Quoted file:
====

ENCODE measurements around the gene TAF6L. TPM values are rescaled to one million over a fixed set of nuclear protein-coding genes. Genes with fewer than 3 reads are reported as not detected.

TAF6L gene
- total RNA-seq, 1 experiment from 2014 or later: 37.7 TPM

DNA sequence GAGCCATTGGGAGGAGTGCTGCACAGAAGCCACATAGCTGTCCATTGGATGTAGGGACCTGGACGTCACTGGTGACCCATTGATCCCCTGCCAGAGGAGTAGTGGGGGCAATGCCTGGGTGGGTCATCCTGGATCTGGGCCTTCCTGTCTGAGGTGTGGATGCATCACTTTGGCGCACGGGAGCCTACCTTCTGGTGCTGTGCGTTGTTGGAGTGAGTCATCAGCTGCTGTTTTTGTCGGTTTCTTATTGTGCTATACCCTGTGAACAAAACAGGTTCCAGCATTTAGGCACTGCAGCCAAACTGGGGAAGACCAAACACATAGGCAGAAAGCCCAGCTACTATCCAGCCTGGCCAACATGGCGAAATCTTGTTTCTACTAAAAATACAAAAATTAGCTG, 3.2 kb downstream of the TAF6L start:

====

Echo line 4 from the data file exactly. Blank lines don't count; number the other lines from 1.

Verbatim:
DNA sequence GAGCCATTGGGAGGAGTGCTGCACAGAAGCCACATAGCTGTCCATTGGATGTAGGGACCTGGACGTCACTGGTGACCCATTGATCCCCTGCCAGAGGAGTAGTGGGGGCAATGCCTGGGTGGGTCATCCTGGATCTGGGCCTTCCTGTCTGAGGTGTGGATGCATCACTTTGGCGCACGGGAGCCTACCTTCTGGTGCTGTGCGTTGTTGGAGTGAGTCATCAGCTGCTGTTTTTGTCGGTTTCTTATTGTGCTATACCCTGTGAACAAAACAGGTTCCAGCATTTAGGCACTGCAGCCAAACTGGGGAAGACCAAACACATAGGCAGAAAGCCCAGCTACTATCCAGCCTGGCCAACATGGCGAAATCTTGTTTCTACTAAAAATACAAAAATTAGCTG, 3.2 kb downstream of the TAF6L start: